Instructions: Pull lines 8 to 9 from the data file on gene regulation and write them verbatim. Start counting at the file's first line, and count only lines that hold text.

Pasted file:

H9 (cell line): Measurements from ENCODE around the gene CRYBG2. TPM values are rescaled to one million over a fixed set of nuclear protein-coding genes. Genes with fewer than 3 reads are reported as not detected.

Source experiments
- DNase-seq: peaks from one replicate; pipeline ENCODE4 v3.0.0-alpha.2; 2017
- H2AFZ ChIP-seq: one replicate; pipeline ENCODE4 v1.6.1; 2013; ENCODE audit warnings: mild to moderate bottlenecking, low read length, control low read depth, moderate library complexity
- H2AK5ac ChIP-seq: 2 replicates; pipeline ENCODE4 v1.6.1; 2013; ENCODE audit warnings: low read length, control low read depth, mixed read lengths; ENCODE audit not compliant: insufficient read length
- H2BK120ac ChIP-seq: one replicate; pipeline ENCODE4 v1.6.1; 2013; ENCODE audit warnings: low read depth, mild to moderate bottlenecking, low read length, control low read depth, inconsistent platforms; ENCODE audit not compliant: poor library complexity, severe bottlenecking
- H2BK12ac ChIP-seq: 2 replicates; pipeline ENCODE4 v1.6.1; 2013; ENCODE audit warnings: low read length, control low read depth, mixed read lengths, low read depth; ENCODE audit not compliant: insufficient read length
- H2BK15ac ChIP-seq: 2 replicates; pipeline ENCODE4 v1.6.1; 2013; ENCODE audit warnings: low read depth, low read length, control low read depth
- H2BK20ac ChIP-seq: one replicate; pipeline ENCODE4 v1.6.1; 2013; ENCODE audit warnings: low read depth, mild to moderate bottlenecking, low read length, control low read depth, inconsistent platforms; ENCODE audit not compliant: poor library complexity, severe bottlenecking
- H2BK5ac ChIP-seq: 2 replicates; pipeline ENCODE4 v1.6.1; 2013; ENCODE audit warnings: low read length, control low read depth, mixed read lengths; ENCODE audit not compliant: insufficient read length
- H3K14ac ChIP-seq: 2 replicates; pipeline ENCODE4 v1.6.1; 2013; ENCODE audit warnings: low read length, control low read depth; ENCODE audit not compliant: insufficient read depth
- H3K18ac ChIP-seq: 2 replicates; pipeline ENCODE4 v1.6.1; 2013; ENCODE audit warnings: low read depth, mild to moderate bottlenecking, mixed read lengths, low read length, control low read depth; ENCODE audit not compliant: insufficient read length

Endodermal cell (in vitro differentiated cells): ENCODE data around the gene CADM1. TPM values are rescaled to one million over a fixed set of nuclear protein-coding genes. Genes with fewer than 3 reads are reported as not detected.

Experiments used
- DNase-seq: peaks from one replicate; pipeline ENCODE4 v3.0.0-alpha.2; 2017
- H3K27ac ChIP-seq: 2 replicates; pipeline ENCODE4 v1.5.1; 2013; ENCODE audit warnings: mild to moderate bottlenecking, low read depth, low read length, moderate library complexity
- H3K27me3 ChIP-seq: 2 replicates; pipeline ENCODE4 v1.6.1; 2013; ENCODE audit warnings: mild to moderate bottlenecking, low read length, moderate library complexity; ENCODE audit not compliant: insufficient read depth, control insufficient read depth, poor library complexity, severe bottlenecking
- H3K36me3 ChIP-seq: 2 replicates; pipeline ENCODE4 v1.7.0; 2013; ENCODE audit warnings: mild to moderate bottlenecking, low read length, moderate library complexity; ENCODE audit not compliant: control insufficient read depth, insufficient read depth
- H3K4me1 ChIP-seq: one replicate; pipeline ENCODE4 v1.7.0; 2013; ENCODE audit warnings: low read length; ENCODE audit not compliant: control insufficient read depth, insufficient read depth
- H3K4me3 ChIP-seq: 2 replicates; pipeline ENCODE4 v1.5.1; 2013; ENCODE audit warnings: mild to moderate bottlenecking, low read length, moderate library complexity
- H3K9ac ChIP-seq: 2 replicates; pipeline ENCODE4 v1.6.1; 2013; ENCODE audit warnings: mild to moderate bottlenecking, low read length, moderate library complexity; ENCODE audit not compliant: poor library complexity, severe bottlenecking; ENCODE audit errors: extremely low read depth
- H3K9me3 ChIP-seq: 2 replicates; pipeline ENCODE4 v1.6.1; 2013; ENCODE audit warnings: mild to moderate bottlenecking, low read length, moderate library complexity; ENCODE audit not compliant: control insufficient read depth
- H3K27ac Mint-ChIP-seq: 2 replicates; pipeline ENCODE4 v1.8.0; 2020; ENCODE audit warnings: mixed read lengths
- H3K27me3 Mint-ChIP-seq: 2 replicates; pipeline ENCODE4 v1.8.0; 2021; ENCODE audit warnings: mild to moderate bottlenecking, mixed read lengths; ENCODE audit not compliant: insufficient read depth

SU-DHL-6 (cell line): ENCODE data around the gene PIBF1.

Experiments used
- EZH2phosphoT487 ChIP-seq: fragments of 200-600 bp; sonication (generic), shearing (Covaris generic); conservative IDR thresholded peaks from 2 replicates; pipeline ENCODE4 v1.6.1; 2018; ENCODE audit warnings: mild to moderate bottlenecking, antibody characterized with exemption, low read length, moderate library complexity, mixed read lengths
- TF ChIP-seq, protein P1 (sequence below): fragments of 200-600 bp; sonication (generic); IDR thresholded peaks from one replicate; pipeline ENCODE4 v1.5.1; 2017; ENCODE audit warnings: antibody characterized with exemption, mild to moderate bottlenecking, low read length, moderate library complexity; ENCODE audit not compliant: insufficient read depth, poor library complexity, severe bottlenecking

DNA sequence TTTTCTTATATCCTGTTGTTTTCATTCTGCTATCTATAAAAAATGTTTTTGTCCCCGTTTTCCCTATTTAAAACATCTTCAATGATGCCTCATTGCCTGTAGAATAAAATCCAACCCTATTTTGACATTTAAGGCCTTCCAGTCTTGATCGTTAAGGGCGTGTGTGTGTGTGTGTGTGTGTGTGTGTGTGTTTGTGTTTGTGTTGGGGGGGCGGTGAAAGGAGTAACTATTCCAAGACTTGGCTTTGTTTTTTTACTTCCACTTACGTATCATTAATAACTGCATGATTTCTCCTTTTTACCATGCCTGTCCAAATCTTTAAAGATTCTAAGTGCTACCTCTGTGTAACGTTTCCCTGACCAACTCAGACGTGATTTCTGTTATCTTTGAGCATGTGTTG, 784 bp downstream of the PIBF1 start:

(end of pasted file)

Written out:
- H2BK15ac ChIP-seq: 2 replicates; pipeline ENCODE4 v1.6.1; 2013; ENCODE audit warnings: low read depth, low read length, control low read depth
- H2BK20ac ChIP-seq: one replicate; pipeline ENCODE4 v1.6.1; 2013; ENCODE audit warnings: low read depth, mild to moderate bottlenecking, low read length, control low read depth, inconsistent platforms; ENCODE audit not compliant: poor library complexity, severe bottlenecking